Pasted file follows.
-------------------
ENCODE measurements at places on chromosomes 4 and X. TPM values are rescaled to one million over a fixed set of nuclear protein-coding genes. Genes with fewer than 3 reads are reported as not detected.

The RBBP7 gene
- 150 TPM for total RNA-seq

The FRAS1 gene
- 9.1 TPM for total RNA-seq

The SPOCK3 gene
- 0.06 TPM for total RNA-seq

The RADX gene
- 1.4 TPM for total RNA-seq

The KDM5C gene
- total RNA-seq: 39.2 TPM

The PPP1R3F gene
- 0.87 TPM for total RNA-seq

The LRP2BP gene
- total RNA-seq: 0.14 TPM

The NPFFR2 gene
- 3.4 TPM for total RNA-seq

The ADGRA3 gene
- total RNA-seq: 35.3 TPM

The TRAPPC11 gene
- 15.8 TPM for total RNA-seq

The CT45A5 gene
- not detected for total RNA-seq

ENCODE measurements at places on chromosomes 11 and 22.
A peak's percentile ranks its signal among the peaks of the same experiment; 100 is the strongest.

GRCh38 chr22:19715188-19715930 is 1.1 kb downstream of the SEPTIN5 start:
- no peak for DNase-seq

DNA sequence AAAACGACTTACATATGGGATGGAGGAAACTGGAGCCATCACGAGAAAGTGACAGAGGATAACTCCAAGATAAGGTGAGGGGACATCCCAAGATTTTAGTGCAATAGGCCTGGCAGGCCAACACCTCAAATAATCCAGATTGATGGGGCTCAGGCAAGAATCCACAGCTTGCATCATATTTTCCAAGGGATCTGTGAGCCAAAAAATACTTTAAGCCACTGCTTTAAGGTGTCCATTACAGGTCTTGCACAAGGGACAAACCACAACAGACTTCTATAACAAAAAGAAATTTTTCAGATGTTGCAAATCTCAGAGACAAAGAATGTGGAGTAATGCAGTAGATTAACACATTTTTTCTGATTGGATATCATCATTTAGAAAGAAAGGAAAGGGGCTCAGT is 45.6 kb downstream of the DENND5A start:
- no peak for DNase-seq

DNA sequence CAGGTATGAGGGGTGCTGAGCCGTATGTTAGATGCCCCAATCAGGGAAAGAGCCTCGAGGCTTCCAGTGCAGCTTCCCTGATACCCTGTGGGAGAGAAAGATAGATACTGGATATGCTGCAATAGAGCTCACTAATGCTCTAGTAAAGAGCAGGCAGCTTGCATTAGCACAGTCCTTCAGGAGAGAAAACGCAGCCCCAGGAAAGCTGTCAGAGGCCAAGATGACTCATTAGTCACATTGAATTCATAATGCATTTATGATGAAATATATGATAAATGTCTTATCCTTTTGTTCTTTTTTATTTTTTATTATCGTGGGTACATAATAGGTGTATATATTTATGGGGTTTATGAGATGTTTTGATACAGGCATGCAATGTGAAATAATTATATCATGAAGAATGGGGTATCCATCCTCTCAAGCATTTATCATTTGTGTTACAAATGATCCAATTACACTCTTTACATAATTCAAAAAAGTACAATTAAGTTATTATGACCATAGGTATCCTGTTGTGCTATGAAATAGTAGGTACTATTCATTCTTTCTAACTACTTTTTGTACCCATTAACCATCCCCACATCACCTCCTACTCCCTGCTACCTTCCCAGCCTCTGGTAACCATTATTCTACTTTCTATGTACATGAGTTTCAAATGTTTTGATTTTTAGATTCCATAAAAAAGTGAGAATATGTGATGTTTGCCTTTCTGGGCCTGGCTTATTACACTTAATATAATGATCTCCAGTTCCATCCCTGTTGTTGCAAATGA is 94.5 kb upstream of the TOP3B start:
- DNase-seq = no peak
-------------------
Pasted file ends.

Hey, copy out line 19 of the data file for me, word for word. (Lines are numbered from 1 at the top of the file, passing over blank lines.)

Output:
- total RNA-seq: 35.3 TPM